Wal-Mart Stores continues to expand its e-commerce market share, grow its customer base and build on its effort to be a dominant multi-channel retailer. Doling out $70 million, Wal-Mart said Thursday (Jan. 5) it acquired Boston-based ShoeBuy, a Zappos-like e-commerce business that offers more than 800 brands and a million-plus items online including footwear, clothing and accessories.
ShoeBuy will operate as a standalone and complementary site to Walmart.com and Jet.com and the retailer said it hopes this strategic deal will provide Jet an opportunity to learn from a well-established e-commerce player in the footwear industry. ShoeBuy offers popular brands such as Uggs, North Face, Rockport and Clarks with designer merchandise from Vera Wang, Ralph Lauren and Perry Ellis. Athletic footwear from Reebok, Adidas and Under Armor is also sold on the site.
Wal-Mart said the deal with ShoeBuy brings access to a large assortment of products, strong industry relationships and rich content that will further enhance its customer experience.
Mike Sorabella and his executive team, along with roughly 200 employees, will continue to be based in Boston and operate as a subsidiary of Jet and Wal-Mart. The retail giant said ShoeBuy suppliers interested in expanding their product reach will have the option to sell on Jet.com as well.
The timing of the deal is likely not coincidental. Clothing and accessories sales have quickly gravitated online and Zappos has proven consumers will purchase shoes online and do it often. This is not Jet or Wal-Mart’s first attempt at acquiring expertise. Wal-Mart has long been a purchaser of talent and knowhow, evidenced by its $3.3 billion acquisition of Jet in August of last year. Jet itself subscribes to the “buying knowledge” method having acquired home furnishing e-tailer Hayneedle for about $90 million in March of 2016.
Wal-Mart’s top executives, CEO Doug McMillon and Walmart.com CEO Marc Lore, have each said the company is willing and able to seek out more of these types of acquisitions in the future.
“It’s a fair assumption” that Jet and Walmart will pursue more of these types of acquisitions most likely “in the categories where they are long-tail, high margin products and harder-to-crack brands,” Lore said recently in an interview with Recode.
One Wal-Mart watcher said the deal shows that Wal-Mart is interested in diversifying its e-commerce platform.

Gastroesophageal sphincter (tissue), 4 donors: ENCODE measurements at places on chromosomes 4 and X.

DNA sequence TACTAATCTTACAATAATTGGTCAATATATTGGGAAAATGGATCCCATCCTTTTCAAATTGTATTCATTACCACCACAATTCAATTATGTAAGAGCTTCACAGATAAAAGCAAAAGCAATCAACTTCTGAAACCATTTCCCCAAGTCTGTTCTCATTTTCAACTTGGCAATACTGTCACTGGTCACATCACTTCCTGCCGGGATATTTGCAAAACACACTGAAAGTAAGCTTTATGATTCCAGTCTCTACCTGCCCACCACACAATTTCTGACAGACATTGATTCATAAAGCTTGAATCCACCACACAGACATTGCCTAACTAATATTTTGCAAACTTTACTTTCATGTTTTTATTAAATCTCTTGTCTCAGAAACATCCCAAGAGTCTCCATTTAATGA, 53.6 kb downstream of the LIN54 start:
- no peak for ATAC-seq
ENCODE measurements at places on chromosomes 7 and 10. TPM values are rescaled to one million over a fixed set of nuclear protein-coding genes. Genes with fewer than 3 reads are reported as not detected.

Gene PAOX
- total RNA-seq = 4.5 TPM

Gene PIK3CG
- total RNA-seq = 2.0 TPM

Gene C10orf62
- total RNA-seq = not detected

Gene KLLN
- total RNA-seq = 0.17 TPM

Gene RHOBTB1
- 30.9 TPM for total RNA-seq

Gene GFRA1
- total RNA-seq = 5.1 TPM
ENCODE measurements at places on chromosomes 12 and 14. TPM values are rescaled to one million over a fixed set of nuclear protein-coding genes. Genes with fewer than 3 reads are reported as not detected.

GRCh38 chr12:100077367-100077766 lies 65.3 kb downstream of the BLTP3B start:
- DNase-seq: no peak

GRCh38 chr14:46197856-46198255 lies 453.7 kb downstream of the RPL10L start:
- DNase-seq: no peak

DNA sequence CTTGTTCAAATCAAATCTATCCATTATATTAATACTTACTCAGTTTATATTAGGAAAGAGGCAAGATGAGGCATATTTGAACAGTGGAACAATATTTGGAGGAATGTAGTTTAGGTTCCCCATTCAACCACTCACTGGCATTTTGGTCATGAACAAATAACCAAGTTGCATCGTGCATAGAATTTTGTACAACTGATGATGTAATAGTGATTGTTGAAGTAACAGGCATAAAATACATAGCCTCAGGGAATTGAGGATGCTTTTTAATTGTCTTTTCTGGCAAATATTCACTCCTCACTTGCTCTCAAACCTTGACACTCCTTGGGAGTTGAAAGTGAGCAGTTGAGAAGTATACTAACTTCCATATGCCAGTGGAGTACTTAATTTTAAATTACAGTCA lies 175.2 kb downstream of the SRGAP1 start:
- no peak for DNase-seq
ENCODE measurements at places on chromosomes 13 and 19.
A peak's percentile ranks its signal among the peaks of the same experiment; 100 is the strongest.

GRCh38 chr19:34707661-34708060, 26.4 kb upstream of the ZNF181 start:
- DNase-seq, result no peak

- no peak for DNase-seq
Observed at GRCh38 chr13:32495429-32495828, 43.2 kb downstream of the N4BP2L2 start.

“No sooner did it digest its massive acquisition of Jet.com then along came a category-killer chaser to kick off the new year. The ShoeBuy acquisition may have already been in the works for Jet.com but the fact that it is going through signals that Walmart is taking a portfolio approach to building its digital strength,” said Carol Spieckerman, CEO of Spieckerman Retail. “ShoeBuy brings with it an impressive roster of name brands, not to mention user data, content and footwear-specific platform capabilities. In mass retail, footwear often lags other categories in terms of trend and quality. ShoeBuy rectifies this while giving Walmart a plug-and-play entry into an important category, one that shoppers have grown quite comfortable ordering online.”
Keith Anderson, senior strategist for Profitero, told Talk Business & Politics the deal to acquire ShoeBuy provides Jet a slight increase in online market share, but it’s not a huge bump, as Zappos controls a much bigger piece of the pie. He said ShoeBuy has been around a long time (since 1999) and has been through several owners, which likely suggests sluggish growth or lagging profitability. He said estimates are ShoeBuy does a few hundred million in annual sales, which makes the $70 million price tag seem like a decent value.
Anderson said the deal does give Wal-Mart might not typically have. He said in the past when Walmart has tried to experiment with more affluent brands in its own stores, the results were disappointing. By allowing ShoeBuy to retain its own site, Wal-Mart will vicariously have access to the higher-end brands and those more affluent shoppers.
Looking specifically at ShoeBuy’s site, Anderson it doesn’t look like there is any compelling technology built in. That could change as ShoeBuy will now have access to Jet.com and Walmart.com technology teams. He said Walmart has the opportunity to help ShoeBuy restructure its site and create a compelling experience around shoe shopping online – something it can’t really do on its one-stop shopping site.
Anderson said the ShoeBuy deal is also likely about the talent acquisition. He said ShoeBuy has an experienced team of technologists, marketers and merchants savvy about shoe, accessory and apparel sales online. He said as Walmart continues to invest in online abilities acquiring a company could make more sense that posting 100 jobs at a given time.
“ShoeBuy already has talent sitting at their desks, in areas that Walmart and Jet hope to glean insights and grow share, in this case the deal makes sense,” Anderson said.